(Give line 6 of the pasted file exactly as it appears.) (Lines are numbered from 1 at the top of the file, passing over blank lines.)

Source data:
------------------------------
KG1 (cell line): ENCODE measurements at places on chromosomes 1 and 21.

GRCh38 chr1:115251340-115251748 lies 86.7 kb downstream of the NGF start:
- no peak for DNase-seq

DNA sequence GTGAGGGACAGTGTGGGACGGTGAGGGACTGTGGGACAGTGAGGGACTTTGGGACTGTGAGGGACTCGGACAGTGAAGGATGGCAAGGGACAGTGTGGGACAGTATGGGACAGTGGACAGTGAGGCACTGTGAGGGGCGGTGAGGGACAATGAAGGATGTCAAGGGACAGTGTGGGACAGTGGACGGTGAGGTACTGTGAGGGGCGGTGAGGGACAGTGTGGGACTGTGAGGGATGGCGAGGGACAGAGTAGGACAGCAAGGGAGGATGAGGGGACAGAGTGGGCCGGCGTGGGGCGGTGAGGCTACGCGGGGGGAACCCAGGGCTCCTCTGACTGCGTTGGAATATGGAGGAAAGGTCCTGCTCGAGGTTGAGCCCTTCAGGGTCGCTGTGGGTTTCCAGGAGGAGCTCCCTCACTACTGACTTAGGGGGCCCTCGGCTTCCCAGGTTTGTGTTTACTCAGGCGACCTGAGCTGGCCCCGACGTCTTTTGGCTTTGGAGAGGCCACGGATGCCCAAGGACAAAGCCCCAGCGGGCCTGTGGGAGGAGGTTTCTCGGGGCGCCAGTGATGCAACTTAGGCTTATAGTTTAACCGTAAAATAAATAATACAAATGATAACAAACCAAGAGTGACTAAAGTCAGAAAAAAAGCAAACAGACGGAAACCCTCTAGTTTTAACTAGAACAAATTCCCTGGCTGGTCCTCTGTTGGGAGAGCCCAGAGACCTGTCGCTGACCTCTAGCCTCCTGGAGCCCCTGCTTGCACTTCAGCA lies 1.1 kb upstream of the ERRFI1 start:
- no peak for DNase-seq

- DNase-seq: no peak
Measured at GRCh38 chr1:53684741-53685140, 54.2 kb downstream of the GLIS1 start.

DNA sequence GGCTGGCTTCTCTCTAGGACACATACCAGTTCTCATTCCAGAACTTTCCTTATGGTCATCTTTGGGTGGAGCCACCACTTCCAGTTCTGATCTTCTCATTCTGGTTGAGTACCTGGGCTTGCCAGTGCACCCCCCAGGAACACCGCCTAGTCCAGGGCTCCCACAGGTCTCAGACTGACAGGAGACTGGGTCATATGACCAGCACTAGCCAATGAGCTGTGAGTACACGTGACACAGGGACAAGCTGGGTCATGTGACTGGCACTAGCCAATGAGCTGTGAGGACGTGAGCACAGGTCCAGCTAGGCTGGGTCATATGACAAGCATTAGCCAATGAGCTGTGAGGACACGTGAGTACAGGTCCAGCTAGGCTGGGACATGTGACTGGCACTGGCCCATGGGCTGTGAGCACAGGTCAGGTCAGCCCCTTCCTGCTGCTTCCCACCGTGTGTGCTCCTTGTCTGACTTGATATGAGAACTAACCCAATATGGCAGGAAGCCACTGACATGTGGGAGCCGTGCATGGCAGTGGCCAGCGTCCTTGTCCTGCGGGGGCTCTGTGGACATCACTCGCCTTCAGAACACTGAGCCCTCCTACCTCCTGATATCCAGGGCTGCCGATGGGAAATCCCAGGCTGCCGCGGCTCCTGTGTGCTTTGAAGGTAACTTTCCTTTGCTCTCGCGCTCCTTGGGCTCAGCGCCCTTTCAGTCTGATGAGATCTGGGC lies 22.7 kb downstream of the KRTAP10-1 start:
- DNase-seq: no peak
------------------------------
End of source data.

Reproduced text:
- DNase-seq: no peak